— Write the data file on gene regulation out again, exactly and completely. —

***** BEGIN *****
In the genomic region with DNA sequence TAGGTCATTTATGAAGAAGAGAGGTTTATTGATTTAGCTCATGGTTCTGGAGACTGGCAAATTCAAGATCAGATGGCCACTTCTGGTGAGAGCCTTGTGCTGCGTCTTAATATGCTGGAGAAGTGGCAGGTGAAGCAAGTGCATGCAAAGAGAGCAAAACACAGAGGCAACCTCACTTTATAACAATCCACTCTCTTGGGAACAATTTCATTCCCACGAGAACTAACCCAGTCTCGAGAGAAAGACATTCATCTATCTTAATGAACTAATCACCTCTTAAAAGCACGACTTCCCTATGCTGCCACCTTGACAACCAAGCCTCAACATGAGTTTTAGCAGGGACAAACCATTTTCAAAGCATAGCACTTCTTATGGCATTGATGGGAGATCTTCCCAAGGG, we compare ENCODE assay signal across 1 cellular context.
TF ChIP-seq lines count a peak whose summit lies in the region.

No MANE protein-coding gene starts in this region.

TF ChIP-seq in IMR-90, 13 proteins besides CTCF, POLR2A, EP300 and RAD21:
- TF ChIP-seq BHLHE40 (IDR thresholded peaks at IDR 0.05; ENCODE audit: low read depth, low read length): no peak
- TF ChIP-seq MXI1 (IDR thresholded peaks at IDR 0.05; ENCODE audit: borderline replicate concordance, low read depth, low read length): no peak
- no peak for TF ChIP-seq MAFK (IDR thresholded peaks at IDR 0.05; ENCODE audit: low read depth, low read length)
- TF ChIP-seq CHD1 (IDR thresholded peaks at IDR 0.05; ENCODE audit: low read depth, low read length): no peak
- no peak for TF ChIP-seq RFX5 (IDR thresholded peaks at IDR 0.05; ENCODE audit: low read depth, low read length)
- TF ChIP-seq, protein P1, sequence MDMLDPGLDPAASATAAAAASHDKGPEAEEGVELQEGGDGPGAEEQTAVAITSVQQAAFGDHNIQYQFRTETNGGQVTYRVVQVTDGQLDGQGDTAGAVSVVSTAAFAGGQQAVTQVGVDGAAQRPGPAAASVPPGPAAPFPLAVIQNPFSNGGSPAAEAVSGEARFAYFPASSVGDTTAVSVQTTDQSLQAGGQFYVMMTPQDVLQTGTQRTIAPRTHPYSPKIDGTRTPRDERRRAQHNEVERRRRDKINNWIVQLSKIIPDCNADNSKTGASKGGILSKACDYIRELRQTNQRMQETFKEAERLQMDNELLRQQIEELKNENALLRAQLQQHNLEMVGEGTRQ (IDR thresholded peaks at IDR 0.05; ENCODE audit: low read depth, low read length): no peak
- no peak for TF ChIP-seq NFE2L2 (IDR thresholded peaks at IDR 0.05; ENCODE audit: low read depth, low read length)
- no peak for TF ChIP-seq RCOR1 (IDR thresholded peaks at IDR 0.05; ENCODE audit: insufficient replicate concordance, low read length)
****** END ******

In the genomic region with DNA sequence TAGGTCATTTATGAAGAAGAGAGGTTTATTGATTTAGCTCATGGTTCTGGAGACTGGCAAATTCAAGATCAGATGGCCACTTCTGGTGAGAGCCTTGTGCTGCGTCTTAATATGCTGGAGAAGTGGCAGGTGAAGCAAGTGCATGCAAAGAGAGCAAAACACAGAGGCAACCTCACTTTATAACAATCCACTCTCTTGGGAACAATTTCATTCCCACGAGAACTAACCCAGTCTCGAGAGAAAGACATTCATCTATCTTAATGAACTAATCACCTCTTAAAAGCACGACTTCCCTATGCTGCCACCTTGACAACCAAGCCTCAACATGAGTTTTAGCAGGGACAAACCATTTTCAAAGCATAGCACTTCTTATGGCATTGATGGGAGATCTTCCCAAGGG, we compare ENCODE assay signal across 1 cellular context.
TF ChIP-seq lines count a peak whose summit lies in the region.

No MANE protein-coding gene starts in this region.

TF ChIP-seq in IMR-90, 13 proteins besides CTCF, POLR2A, EP300 and RAD21:
- TF ChIP-seq BHLHE40 (IDR thresholded peaks at IDR 0.05; ENCODE audit: low read depth, low read length): no peak
- TF ChIP-seq MXI1 (IDR thresholded peaks at IDR 0.05; ENCODE audit: borderline replicate concordance, low read depth, low read length): no peak
- no peak for TF ChIP-seq MAFK (IDR thresholded peaks at IDR 0.05; ENCODE audit: low read depth, low read length)
- TF ChIP-seq CHD1 (IDR thresholded peaks at IDR 0.05; ENCODE audit: low read depth, low read length): no peak
- no peak for TF ChIP-seq RFX5 (IDR thresholded peaks at IDR 0.05; ENCODE audit: low read depth, low read length)
- TF ChIP-seq, protein P1, sequence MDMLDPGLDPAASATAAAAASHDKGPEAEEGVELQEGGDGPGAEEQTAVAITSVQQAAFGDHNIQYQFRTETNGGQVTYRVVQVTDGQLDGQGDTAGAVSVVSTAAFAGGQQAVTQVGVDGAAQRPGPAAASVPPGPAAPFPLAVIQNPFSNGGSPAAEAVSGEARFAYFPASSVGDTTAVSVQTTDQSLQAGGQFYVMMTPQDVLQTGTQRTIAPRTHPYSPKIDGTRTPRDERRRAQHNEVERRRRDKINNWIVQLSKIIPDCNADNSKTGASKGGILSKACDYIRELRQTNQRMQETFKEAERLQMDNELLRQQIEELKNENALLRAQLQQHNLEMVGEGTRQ (IDR thresholded peaks at IDR 0.05; ENCODE audit: low read depth, low read length): no peak
- no peak for TF ChIP-seq NFE2L2 (IDR thresholded peaks at IDR 0.05; ENCODE audit: low read depth, low read length)
- no peak for TF ChIP-seq RCOR1 (IDR thresholded peaks at IDR 0.05; ENCODE audit: insufficient replicate concordance, low read length)